Chikungunya fever is an acute infection disease, which is transmitted to human through the bites of infected mosquitoes, including Aedes aegypti and Aedes albopictus. The classification of chikungunya virus is family Togaviridae and genus Alphavirus. Chikungunya has been identified in 110 more countries. Outbreaks have occurred in countries in Africa, Asia, Europe, the Americas, and the Indian and Pacific Oceans.
Chikungunya fever is rarely fatal. Symptoms are similar to dengue fever, but the difference is that some patients will have severe joint pain (lower back, ankle, knees, wrists or phalanges) for several weeks, months, or even years. The name chikungunya originates from African indigenous language, meaning “to become controlled”. This refers to the “stooped” appearance of those suffering with joint pain.

Since Chikungunya was listed as a notifiable infectious disease in Taiwan beginning October 2007, the cumulative number of imported cases confirmed in 2019 has been the highest during the same period in the past years. Among the imported cases, the most cases were from Myanmar, followed by Thailand and Maldives. In July 2019, Taiwan Centers for Disease Control (Taiwan CDC) announced this year’s first confirmed indigenous Chikungunya case.
No local transmission of the virus has occurred and only 15 imported cases have been conformed in 2020-2023.

Figure: Chikungunya fever cases in Taiwan, 2007-2023.
Imported chikungunya fever cases in Taiwan, 2007- 2020

Chikungunya Fever Surveillance in Taiwan
  1. Taiwan National Infectious Disease Statistics System–Chikungunya Fever
  2. Fever screening at international airports and seaports.
  3. Self–reporting through the toll–free 1922 hotline or local public health authority.
Figure: Fever screening at the Taiwan Taoyuan International Airport.
Figure: Fever screening at the Taiwan Taoyuan International Airport.

Prevention and Control
  1. Detection of imported chikungunya cases by active and passive surveillance at an early stage is needed to implement early response activities and reduce risk for local transmission.
  2. To prevent chikungunya fever, eliminate vector breeding sources and effectively lower vector (Aedes aegypti and Aedes albopictus) density.
  3. Taiwan CDC has devised prevention strategies for controlling indigenous chikungunya fever epidemic in Taiwan.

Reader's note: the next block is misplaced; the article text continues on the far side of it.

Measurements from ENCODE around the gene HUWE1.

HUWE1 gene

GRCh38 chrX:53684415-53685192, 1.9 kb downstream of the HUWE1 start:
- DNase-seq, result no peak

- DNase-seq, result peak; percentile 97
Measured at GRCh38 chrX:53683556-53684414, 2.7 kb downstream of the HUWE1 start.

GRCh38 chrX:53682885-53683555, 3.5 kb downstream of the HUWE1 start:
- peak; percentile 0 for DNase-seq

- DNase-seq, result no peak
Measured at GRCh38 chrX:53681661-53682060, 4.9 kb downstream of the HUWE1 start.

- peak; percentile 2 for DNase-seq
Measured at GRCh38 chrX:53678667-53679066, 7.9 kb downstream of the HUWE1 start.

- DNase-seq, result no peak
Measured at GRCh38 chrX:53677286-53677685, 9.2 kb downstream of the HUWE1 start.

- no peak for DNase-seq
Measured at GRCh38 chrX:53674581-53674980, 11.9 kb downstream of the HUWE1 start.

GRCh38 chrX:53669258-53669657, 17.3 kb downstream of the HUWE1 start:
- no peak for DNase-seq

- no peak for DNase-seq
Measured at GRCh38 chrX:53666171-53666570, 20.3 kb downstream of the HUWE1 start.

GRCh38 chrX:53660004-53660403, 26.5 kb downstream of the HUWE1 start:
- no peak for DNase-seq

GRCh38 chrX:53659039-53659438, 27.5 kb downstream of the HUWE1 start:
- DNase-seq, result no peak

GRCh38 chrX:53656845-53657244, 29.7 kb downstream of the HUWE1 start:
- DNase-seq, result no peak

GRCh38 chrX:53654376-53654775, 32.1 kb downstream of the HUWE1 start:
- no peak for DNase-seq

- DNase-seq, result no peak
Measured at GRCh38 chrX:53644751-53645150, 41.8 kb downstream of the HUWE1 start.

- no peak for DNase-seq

• (1) Primary prevention measures include source reduction and control of the vector population.
    • (2)Secondary prevention measures cover disease surveillance and emergency/contingency mechanisms.
    • (3)Tertiary prevention measures involve organizing continuing education workshops for medical personnel to improve health care quality.
  1. What is chikungunya fever?
    • Chikungunya fever is an acute viral disease caused by chikungunya virus. The incubation period is 4–8 days (range, 2–12 days). Symptoms include high fever, headache, joint pain (lower back, ankle, knees, wrists or phalanges), joint swelling, rash, muscle pain, nausea, and fatigue.
  2. How is the chikungunya fever transmitted?
    • Chikungunya fever cannot be transmitted directly from person to person. Chikungunya fever is transmitted to people by the bite of mosquito that is infected with the chikungunya virus. The mosquito becomes infected with chikungunya virus after biting a person who has chikungunya virus in their blood. In Taiwan, the Aedes albopictus and Aedes aegypti mosquito is the most important vector of chikungunya viruses.
  3. What can be done to reduce the risk of acquiring chikungunya fever?
    • The best preventive measure for residents living in areas infested with Aedes albopictus or Aedes aegypti is to eliminate the places where the mosquito lays her eggs, primarily artificial containers that hold water.
      • (1)Clean and remove any water containers and vector breeding sources.
      • (2)Always place a tight lid on containers used for water storage.
      • (3)Weekly, wash out containers with a brush or sponge to remove mosquito eggs.
      • (4)Wear long sleeve shirts, long pants, socks and closed shoes to avoid mosquito bites.
      • (5)Use repellents containing DEET (N, N–diethyl–m–toluamide), Picaridin or IR3535 on your clothing and exposed skin.
      • (6)Use screens on doors and windows.

More Information
  1. WHO|Chikungunya
  2. USA CDC|Chikungunya Virus



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PublishTime 2017/4/5